When it came to this post, I immediately knew about which products I would write. I use these sunscreens most frequently. Using a proper sunblock is a crucial aspect of my skincare routine, and at least one of these three sunscreens is always in my cupboard, ready to be used.
Before we go to the actual review, let’s talk about sunscreen basics. There are two main types of light from which a sunscreen should protect us, namely, UltraViolet A and UltraViolet B rays. SPF means Sun Protection Factor which determines the protection against the UVB light. The UVAPF, UVA – Protection Factor, is defined in different ways depending on the region, in the EU it’s with PPD system (Persistent Pigment Darkening), and most of Asia uses the PA system. The European Union recommends sunscreens with the protection of UVA to UVB in the ratio of 1:3, sunscreens that conform to this standard have an encircled UVA logo on the packaging. In America, sunscreens protecting against both UVA & UVB are called ‘broad-spectrum’, but there is no way of knowing the level of UVA protection. In Asia UVAPF, in the PA system, can be easily understood with pluses from + to ++++ with the highest meaning PPD 16 or more. In both cases, SPF and UVAPF mean that X number of protection allows for X time more before the sun damage occurs.
All the regions of the world that are known to me put SPF labelling on the packaging, in the EU sunscreens are labelled from 6 to 50+, with SPF 50+ meaning SPF more than 60. It is noteworthy that, while picking sunscreens, perhaps it’s not best to go for the highest SPF as the texture is usually thicker as the SPF number goes up. The difference in protection between SPFs 30 and 50 is 2-3%, depending on the product. Also, some European producers state the PPD rating; they are not obliged to provide the information, a circle around UVA symbol is enough to inform whether or not a product meets the EU’s standards. Less commonly, companies label their products with stars for UVA protection; with 5 stars being the highest number. This system is applied only in the UK. With European sunscreens (and from other regions as well), it’s best to look for an encircled UVA logo.
Even though sunscreens can provide substantial sun protection, they do not do it in 100%, so always seek shade and don’t sit too long in the sun. Sunscreens should be applied at least 10 minutes before exposure, 15 minutes is advised and 20 minutes is best, for allowing a sunscreen product to dry. However, always consult the instructions for a specific sunscreen. It has been shown that exclusively mineral sunscreens (zinc oxide and/or titanium dioxide) do not require the waiting time and can be applied immediately before the exposure. It’s important to reapply sunscreen every 90-120 minutes and after activities, towelling, etc. The EU recommends 2 milligrams of sunscreen per cm2 of skin, which for the face alone is about 5 grams. I find it best to apply two thin layers, but getting a measuring spoon might also be helpful. Below there’s a table from SVR’s sunscreen manual so you can see how much sunscreen, approximately, you should use for the entire body.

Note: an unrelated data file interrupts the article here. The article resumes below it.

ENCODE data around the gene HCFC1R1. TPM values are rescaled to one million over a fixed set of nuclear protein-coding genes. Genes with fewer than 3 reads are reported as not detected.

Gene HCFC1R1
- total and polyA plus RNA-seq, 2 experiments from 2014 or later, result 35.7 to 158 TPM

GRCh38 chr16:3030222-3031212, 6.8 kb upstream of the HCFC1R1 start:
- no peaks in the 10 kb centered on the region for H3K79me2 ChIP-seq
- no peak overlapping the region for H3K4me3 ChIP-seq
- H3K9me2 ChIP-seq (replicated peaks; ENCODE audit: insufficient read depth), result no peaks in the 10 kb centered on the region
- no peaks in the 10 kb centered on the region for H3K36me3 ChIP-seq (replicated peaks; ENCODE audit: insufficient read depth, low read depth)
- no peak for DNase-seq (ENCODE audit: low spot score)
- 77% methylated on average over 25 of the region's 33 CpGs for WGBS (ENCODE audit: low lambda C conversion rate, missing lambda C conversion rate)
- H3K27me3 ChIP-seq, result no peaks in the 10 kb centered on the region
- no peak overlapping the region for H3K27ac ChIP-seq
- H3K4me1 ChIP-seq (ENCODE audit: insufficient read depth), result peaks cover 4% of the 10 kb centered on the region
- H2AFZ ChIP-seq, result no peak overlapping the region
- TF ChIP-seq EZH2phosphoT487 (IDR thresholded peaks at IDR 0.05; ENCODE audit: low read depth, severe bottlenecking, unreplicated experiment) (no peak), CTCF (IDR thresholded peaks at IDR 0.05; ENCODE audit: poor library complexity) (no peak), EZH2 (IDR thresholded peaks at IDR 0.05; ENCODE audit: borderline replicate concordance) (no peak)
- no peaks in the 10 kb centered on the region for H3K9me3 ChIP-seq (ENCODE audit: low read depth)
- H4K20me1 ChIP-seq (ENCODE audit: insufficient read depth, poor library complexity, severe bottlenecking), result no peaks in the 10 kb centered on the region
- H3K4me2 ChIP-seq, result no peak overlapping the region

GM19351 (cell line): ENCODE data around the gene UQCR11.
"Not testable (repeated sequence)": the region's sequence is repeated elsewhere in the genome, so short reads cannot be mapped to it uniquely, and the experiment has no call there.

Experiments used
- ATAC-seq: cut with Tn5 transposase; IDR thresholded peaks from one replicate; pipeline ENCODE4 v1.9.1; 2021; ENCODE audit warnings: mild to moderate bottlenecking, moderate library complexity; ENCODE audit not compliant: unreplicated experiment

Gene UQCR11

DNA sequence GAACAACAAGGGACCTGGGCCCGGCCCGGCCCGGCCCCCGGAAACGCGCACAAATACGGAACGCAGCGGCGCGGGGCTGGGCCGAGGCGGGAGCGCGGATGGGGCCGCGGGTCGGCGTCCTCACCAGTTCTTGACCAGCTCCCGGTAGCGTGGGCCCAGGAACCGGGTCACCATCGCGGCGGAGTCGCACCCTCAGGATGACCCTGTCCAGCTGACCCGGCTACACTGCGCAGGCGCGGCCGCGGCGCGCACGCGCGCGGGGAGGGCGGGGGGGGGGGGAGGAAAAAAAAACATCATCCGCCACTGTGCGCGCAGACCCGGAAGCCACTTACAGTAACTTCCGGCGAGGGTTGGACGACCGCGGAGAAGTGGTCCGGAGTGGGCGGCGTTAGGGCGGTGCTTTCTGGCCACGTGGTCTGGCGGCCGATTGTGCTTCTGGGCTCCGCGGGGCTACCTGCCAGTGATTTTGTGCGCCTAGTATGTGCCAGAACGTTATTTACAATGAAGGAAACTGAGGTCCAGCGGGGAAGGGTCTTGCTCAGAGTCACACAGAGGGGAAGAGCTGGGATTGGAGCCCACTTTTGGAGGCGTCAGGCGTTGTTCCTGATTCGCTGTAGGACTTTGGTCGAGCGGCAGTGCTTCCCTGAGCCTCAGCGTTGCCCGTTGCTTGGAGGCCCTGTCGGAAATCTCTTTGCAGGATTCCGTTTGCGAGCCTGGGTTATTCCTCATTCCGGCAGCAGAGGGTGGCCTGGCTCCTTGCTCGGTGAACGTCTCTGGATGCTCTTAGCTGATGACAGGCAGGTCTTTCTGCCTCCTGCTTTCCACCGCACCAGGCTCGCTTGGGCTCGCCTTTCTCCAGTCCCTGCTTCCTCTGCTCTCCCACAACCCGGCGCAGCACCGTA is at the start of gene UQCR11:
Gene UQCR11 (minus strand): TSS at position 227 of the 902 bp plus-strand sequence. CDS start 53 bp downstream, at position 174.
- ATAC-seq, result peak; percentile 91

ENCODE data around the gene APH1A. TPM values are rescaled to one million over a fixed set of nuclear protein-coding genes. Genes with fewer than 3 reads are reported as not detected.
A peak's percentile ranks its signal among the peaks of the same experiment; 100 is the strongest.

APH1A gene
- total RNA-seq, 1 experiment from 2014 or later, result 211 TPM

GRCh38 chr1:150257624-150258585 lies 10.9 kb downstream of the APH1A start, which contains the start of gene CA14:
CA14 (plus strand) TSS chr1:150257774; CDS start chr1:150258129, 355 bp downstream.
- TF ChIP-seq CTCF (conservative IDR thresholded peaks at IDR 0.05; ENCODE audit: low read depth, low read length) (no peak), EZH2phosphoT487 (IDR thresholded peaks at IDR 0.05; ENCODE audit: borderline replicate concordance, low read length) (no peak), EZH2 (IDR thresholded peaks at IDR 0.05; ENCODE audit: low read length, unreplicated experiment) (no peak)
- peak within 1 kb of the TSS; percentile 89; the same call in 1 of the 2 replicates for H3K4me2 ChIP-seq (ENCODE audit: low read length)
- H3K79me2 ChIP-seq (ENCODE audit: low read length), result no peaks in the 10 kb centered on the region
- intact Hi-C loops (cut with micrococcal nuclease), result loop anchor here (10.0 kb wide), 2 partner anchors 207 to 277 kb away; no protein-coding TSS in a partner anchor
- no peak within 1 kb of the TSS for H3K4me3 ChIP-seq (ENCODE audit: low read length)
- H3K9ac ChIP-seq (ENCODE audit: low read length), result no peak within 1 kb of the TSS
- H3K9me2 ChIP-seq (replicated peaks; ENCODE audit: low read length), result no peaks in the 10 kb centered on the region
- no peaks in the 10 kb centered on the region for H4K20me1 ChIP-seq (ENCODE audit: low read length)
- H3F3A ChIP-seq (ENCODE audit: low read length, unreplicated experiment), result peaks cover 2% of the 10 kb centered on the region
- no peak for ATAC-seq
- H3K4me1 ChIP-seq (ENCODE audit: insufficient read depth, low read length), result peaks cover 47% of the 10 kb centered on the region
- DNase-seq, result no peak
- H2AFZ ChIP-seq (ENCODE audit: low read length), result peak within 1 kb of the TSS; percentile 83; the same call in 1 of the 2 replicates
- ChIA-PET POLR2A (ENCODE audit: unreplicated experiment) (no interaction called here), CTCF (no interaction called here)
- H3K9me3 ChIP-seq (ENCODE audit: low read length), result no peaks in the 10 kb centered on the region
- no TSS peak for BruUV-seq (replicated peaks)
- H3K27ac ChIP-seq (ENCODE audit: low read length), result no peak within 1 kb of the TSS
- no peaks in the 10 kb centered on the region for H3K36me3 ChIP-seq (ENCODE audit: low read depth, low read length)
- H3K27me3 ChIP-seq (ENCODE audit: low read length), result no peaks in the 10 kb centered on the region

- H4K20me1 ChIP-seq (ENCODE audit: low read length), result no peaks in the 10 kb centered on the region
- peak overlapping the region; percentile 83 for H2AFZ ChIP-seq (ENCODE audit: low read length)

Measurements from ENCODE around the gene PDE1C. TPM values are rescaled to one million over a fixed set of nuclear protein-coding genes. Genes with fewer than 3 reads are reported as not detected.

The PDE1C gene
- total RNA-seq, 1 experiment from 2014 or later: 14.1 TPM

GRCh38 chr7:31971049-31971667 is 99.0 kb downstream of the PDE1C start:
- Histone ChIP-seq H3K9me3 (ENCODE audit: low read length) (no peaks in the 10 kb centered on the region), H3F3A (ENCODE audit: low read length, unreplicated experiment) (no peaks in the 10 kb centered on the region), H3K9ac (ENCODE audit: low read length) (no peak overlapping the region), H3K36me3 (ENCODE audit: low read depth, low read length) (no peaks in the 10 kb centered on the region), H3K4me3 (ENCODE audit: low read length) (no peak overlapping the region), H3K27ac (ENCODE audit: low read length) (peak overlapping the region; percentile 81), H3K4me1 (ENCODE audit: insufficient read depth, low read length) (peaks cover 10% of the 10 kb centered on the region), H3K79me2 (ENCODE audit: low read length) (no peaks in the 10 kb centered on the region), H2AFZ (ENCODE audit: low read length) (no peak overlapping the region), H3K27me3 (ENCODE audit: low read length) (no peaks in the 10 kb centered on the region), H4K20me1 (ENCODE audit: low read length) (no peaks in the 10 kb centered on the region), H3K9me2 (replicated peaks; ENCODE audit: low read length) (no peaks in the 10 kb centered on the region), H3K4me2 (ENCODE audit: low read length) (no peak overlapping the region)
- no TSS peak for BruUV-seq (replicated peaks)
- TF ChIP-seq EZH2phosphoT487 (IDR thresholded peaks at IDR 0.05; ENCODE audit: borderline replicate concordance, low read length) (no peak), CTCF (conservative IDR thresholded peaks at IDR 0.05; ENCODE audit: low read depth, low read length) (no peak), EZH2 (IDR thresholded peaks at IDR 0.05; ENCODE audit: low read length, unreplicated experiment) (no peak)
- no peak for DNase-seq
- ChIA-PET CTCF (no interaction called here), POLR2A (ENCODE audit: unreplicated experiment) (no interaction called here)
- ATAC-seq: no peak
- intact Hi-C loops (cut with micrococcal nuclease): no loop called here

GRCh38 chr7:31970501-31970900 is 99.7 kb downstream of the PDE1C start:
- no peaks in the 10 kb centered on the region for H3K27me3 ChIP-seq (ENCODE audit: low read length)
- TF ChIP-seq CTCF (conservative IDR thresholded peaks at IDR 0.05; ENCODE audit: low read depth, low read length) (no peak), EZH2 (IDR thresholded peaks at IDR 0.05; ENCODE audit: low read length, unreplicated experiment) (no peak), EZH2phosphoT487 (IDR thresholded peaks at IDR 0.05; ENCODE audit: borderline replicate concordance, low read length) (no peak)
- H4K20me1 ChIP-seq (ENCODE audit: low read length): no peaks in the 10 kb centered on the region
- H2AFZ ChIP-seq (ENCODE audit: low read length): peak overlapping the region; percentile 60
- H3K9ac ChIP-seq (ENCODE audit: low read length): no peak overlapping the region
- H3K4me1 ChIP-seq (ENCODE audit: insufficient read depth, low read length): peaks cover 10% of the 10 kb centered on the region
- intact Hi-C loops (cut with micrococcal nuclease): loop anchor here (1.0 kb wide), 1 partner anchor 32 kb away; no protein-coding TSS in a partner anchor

All of the sunscreens that I will discuss are great for all skin types, in general, but especially for oily/acne-prone skins. Suitable to be used all-year-around, without any major problems. They are mainly chemical based but do not sting the eyes or cause irritation.
La Roche-Posay ANTHELIOS XL ULTRA LIGHT FLUID SPF 50+ (This product has been reformulated; you can read my review of the new product here.)
For me it is the best sunscreen ever, I have gone through multiple bottles of it. I use it each year; it always saves me when I test a new sunscreen, and it turns out to be a disaster. It is a classic; it never fails me. It is light, invisible and it doesn’t leave a white cast. It never broke me out, even during the strongest heat-waves. It contains both Mexoryl XL and Mexoryl SX, filters developed by L’Oréal, which are supposedly one of the best available. It has a PPD rating of 42, which is very high.
From that I assume that the SPF is above 100, as it meets the EU ratio of UVA to UVB, 1:3, so using simple maths it gave me the result of SPF 140. However, only LRP can confirm that. It has a lot of alcohol in it, but there’s also quite a lot of glycerine, compared to Asian sunscreens. So it’s not drying, and because of the glycerine, you will feel it for a while until it dries out. It’s fragrance-free (there’s also fragranced version), water-resistant and the only concerning ingredient might be the alcohol for most of you. I would even guess that it is resistant to sebum and sweat, but it’s my assumption. Works under anything and doesn’t slide off the face at all. Perhaps people with sensitive skin or going through treatments may not appreciate the amount of alcohol in it; it’s best to try before buying. I cannot stress enough how great this sunscreen is; it’s an excellent sunscreen in my opinion. It’s my summer must-have. It retails for €14.50 (50 ml).